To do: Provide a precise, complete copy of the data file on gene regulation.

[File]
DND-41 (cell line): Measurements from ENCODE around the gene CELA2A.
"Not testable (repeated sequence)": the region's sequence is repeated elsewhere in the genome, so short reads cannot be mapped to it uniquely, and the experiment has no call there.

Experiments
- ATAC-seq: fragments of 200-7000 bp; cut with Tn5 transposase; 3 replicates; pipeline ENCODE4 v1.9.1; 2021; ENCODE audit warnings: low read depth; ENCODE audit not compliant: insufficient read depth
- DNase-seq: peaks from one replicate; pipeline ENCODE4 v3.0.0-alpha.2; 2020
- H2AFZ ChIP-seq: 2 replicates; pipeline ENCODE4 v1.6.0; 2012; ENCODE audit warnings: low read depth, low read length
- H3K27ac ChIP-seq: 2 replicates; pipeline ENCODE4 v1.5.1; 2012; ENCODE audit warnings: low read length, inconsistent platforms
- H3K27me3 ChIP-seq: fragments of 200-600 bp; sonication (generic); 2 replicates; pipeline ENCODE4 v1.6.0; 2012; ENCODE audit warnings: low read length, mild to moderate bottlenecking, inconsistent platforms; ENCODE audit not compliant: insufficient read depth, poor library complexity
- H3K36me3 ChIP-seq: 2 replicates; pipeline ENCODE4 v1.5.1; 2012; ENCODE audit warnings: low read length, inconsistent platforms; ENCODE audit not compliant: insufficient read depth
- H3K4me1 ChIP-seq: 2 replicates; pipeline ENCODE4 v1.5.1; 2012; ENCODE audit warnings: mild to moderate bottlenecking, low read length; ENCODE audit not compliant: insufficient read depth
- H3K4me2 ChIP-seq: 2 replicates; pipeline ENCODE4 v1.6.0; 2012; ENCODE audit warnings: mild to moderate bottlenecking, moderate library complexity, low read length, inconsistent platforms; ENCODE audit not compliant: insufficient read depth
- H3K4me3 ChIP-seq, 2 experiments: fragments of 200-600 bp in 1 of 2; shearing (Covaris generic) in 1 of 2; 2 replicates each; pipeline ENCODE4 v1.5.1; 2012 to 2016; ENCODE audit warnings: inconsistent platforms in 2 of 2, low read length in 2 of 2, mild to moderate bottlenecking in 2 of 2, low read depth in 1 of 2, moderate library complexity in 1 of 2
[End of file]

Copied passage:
DND-41 (cell line): Measurements from ENCODE around the gene CELA2A.
"Not testable (repeated sequence)": the region's sequence is repeated elsewhere in the genome, so short reads cannot be mapped to it uniquely, and the experiment has no call there.

Experiments
- ATAC-seq: fragments of 200-7000 bp; cut with Tn5 transposase; 3 replicates; pipeline ENCODE4 v1.9.1; 2021; ENCODE audit warnings: low read depth; ENCODE audit not compliant: insufficient read depth
- DNase-seq: peaks from one replicate; pipeline ENCODE4 v3.0.0-alpha.2; 2020
- H2AFZ ChIP-seq: 2 replicates; pipeline ENCODE4 v1.6.0; 2012; ENCODE audit warnings: low read depth, low read length
- H3K27ac ChIP-seq: 2 replicates; pipeline ENCODE4 v1.5.1; 2012; ENCODE audit warnings: low read length, inconsistent platforms
- H3K27me3 ChIP-seq: fragments of 200-600 bp; sonication (generic); 2 replicates; pipeline ENCODE4 v1.6.0; 2012; ENCODE audit warnings: low read length, mild to moderate bottlenecking, inconsistent platforms; ENCODE audit not compliant: insufficient read depth, poor library complexity
- H3K36me3 ChIP-seq: 2 replicates; pipeline ENCODE4 v1.5.1; 2012; ENCODE audit warnings: low read length, inconsistent platforms; ENCODE audit not compliant: insufficient read depth
- H3K4me1 ChIP-seq: 2 replicates; pipeline ENCODE4 v1.5.1; 2012; ENCODE audit warnings: mild to moderate bottlenecking, low read length; ENCODE audit not compliant: insufficient read depth
- H3K4me2 ChIP-seq: 2 replicates; pipeline ENCODE4 v1.6.0; 2012; ENCODE audit warnings: mild to moderate bottlenecking, moderate library complexity, low read length, inconsistent platforms; ENCODE audit not compliant: insufficient read depth
- H3K4me3 ChIP-seq, 2 experiments: fragments of 200-600 bp in 1 of 2; shearing (Covaris generic) in 1 of 2; 2 replicates each; pipeline ENCODE4 v1.5.1; 2012 to 2016; ENCODE audit warnings: inconsistent platforms in 2 of 2, low read length in 2 of 2, mild to moderate bottlenecking in 2 of 2, low read depth in 1 of 2, moderate library complexity in 1 of 2